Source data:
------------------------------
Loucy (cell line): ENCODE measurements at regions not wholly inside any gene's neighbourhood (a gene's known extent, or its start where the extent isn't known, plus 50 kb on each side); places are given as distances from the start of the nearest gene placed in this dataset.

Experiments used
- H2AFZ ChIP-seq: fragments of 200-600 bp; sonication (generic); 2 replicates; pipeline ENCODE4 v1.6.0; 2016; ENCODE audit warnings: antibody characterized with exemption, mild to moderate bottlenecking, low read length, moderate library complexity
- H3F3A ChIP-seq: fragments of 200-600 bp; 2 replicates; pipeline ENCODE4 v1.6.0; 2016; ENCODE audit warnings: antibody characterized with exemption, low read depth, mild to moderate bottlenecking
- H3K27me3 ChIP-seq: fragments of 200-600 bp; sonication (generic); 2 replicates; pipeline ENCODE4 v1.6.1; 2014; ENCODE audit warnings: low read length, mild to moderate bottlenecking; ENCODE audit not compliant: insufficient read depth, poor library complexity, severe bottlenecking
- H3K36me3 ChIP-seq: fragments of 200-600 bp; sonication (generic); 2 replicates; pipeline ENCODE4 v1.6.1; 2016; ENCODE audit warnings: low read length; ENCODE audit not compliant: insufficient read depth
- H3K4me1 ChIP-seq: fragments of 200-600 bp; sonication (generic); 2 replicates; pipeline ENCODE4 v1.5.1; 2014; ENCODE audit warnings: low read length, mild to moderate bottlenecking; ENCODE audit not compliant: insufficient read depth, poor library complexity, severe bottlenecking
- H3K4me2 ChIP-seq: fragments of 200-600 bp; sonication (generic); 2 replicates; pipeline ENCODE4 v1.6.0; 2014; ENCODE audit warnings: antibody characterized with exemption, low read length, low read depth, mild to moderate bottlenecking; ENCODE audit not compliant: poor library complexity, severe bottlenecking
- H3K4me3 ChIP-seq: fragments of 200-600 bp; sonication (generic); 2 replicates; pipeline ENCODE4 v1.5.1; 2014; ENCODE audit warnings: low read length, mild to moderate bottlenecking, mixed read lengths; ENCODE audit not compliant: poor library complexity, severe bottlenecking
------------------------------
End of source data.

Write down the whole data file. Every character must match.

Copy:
Loucy (cell line): ENCODE measurements at regions not wholly inside any gene's neighbourhood (a gene's known extent, or its start where the extent isn't known, plus 50 kb on each side); places are given as distances from the start of the nearest gene placed in this dataset.

Experiments used
- H2AFZ ChIP-seq: fragments of 200-600 bp; sonication (generic); 2 replicates; pipeline ENCODE4 v1.6.0; 2016; ENCODE audit warnings: antibody characterized with exemption, mild to moderate bottlenecking, low read length, moderate library complexity
- H3F3A ChIP-seq: fragments of 200-600 bp; 2 replicates; pipeline ENCODE4 v1.6.0; 2016; ENCODE audit warnings: antibody characterized with exemption, low read depth, mild to moderate bottlenecking
- H3K27me3 ChIP-seq: fragments of 200-600 bp; sonication (generic); 2 replicates; pipeline ENCODE4 v1.6.1; 2014; ENCODE audit warnings: low read length, mild to moderate bottlenecking; ENCODE audit not compliant: insufficient read depth, poor library complexity, severe bottlenecking
- H3K36me3 ChIP-seq: fragments of 200-600 bp; sonication (generic); 2 replicates; pipeline ENCODE4 v1.6.1; 2016; ENCODE audit warnings: low read length; ENCODE audit not compliant: insufficient read depth
- H3K4me1 ChIP-seq: fragments of 200-600 bp; sonication (generic); 2 replicates; pipeline ENCODE4 v1.5.1; 2014; ENCODE audit warnings: low read length, mild to moderate bottlenecking; ENCODE audit not compliant: insufficient read depth, poor library complexity, severe bottlenecking
- H3K4me2 ChIP-seq: fragments of 200-600 bp; sonication (generic); 2 replicates; pipeline ENCODE4 v1.6.0; 2014; ENCODE audit warnings: antibody characterized with exemption, low read length, low read depth, mild to moderate bottlenecking; ENCODE audit not compliant: poor library complexity, severe bottlenecking
- H3K4me3 ChIP-seq: fragments of 200-600 bp; sonication (generic); 2 replicates; pipeline ENCODE4 v1.5.1; 2014; ENCODE audit warnings: low read length, mild to moderate bottlenecking, mixed read lengths; ENCODE audit not compliant: poor library complexity, severe bottlenecking